The fighting in this game really works. It’s very refined, and it demands a level of skill from the player. What I love about it is that it allows and encourages varying play styles. You acquire a great deal of weapons throughout your journey, and every single weapon is unique and offers a different approach to combat. The musket packs a punch, but it’s also very inaccurate and has a fairly long reload. The machete is extremely fast, but you have to be right up against the enemy to land a successful hit. The bow is accurate and pierces enemies, but it takes a long time to pull the bowstring all the way back, and the arrow moves slowly once it’s launched.
I’m an adrenaline junkie; you all know that by now. I love moving about at high speeds and delivering quick hits. I found myself becoming quite fond of the dueling pistols and war machete. Those aren’t the best weapons, but they fit me perfectly. If you play, you’ll probably find a different loadout that suits your style.
So, all in all, Bastion is a fantastic game. It’s unique, it’s fun, it’s engaging, it’s compelling, and I’m not too big to admit that I found the finale very touching. But with all that said I still liked Human Revolution more. Let me explain why.
Bastion is, at its heart, a game about murdering tons of dudes. Yes, there’s a great deal of backstory underneath it, and the game has interesting characters and powerful storytelling, but what are you, the player, actually doing the whole time? You’re going through levels and killing everything that moves. That’s it. It’s a game about killing tons and tons of monsters.
Deus Ex is a game about killing, sneaking, hacking, persuading, and debating philosophy. Better yet, it rarely forces any of those different aspects upon you — you get to choose yourself which ones you want to do. One thing I’ve learned about myself is that what I value most in games is what I’m doing as a player. I want to feel like I’m a part of the experience. Gameplay first, everything else second. And what I love about the two Deus Ex games I’ve played (actually, I mean the only two Deus Ex games that exist, and anybody who wants to correct me on that should be slapped) is that all the player choice is given during gameplay. It makes the game feel far more intelligent, fleshed out and meaningful to me.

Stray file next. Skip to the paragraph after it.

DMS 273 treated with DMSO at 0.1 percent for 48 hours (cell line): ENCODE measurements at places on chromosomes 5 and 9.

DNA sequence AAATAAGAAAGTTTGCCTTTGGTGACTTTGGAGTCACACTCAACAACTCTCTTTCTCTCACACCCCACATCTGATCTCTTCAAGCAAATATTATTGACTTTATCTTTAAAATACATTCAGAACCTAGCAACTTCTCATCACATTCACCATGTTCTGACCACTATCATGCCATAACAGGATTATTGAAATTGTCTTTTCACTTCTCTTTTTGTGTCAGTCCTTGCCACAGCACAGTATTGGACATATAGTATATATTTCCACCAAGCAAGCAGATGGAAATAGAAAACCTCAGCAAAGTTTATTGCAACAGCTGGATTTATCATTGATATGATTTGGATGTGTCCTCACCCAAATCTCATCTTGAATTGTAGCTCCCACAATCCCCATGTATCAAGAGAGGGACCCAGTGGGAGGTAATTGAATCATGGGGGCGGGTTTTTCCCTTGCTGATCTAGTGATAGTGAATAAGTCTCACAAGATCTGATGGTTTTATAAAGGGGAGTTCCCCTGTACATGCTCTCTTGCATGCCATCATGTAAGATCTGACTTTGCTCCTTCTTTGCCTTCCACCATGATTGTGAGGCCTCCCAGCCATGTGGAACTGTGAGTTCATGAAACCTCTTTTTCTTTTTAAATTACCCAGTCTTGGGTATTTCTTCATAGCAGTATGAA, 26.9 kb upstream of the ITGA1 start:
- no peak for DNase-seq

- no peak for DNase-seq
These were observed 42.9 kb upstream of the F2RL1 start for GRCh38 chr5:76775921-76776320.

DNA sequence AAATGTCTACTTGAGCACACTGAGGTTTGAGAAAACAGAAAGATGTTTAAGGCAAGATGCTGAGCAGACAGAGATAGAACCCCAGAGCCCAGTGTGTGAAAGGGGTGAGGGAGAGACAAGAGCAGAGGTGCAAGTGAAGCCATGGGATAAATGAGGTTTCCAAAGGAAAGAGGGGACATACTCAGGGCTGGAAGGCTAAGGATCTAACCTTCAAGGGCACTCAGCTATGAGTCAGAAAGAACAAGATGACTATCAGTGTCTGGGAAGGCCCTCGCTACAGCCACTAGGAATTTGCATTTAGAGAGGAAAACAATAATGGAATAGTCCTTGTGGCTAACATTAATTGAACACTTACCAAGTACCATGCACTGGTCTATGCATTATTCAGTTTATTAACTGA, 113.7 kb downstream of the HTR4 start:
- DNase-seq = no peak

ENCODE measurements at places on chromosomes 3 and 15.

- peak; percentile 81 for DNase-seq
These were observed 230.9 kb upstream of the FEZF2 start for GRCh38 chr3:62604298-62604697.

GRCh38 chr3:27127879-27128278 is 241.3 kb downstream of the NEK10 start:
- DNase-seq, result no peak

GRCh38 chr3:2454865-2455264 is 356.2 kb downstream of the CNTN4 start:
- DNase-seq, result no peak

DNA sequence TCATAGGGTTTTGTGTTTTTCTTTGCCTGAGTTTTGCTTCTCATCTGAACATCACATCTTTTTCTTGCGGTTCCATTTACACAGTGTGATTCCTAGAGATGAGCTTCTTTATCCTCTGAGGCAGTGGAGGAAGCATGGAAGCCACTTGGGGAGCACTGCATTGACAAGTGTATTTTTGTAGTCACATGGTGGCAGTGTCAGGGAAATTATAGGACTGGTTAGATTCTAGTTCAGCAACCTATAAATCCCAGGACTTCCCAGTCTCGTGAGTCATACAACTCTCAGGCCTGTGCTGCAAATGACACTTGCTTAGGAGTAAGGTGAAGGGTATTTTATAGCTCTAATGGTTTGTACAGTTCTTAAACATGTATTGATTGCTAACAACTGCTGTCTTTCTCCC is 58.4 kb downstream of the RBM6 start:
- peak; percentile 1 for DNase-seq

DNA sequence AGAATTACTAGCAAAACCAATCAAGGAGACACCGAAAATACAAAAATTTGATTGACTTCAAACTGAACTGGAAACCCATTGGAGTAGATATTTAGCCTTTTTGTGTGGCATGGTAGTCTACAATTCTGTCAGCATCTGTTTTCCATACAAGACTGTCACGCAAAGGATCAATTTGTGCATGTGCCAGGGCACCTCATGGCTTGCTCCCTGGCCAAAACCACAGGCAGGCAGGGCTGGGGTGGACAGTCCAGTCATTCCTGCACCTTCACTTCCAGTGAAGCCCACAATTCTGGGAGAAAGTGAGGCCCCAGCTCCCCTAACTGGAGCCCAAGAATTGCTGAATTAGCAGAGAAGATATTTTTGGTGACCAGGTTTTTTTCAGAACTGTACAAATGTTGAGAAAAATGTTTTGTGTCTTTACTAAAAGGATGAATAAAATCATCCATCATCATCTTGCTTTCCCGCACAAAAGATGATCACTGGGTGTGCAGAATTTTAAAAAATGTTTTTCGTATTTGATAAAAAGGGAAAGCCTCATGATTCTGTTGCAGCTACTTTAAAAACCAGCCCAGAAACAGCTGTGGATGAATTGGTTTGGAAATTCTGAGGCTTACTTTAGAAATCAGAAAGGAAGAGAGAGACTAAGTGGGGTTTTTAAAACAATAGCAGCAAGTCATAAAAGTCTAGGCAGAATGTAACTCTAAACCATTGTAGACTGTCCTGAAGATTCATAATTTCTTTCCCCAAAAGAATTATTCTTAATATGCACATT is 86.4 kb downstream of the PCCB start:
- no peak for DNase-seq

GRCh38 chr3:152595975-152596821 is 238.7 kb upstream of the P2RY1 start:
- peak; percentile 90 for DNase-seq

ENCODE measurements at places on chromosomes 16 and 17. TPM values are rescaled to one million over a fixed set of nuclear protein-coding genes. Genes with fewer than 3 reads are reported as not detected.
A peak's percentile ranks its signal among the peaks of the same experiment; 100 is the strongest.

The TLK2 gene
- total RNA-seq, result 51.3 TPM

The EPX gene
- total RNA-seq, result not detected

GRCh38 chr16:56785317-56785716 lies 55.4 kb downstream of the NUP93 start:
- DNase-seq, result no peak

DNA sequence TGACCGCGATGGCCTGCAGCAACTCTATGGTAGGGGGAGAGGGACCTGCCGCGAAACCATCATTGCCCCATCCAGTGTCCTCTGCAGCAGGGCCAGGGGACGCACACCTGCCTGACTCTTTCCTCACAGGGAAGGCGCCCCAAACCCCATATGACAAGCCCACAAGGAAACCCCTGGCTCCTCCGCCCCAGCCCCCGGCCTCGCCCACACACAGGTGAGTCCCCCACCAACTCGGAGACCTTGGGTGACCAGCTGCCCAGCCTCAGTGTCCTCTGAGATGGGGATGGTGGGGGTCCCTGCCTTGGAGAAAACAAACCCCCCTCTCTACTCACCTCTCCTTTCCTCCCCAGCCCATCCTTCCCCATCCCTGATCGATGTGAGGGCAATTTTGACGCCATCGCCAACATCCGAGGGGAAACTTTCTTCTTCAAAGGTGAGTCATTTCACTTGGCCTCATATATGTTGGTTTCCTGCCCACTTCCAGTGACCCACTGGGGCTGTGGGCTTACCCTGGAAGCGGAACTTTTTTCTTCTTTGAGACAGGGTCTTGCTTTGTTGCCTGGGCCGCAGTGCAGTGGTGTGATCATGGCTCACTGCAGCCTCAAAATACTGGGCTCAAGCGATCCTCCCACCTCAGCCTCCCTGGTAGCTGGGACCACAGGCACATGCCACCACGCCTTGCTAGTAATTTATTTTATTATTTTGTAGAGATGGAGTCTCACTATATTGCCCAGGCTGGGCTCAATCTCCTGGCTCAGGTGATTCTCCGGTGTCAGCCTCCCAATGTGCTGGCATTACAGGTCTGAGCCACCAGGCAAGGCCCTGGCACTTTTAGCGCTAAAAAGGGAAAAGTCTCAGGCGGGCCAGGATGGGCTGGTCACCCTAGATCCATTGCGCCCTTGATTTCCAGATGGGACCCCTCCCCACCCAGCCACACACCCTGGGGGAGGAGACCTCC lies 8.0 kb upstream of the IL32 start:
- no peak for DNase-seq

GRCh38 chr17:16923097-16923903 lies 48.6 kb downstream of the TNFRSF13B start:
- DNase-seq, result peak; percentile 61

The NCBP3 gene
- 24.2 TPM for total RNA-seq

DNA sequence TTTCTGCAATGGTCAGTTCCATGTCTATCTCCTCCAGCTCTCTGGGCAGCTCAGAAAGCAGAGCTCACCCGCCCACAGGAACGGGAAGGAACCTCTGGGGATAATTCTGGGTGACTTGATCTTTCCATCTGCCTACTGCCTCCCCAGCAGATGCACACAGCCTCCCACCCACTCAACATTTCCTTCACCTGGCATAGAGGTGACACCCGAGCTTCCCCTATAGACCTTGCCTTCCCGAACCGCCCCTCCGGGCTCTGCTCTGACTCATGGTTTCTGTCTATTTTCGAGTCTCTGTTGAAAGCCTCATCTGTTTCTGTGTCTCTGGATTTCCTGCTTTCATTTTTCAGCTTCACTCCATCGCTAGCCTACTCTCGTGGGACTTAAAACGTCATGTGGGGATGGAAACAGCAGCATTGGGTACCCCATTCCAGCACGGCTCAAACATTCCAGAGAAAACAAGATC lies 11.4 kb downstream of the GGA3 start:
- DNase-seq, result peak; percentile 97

So it remains in my heart as the best game series to ever exist. That doesn’t mean it is, by any objective standards, but it just chimes really well with me.
Hey, remember that game Recettear? It was a Japanese indie game that was evidently received quite well. It was a sort of playful spoof on JRPGs in which you run a shop and sell items that you’d expect to find in a Final Fantasy game. There was some dungeon crawling and combat you could do, but most people considered that to be the boring part.
It wasn’t a masterpiece or a breakthrough in design, but it was a fun little diversion. I only played the demo, but I thought it was pretty good.
Well now the studio behind Recettear has made a new game, Chantelise. At a glance it seems to be cut from the same carpet as Recettear. The title is comprised of the two main characters’ names spliced together. It follows the story of a girl and her fairy companion. It has the same art style, items, general cuteness, etc.
The main difference here is that instead of it being a spoof of RPGs, it’s just, well, an RPG. An action RPG, to be specific, but an RPG nonetheless. They took the combat from Recettear that nobody liked and decided to run with it.
And the result: A resounding, low-pitched, “Urrgh.”
Okay, it’s not completely dreadful. The combat does have some much-needed variety added to it. You can pick up magical gems from the bad guys you kill and use them to shoot spells at other bad guys.
… Actually, that’s about it. Other than that it’s the same old story. You run around and attack monsters, and you run from monsters when they try to attack you because the game lacks a block button. And you get hit a lot because the camera is a piece of shit this time around.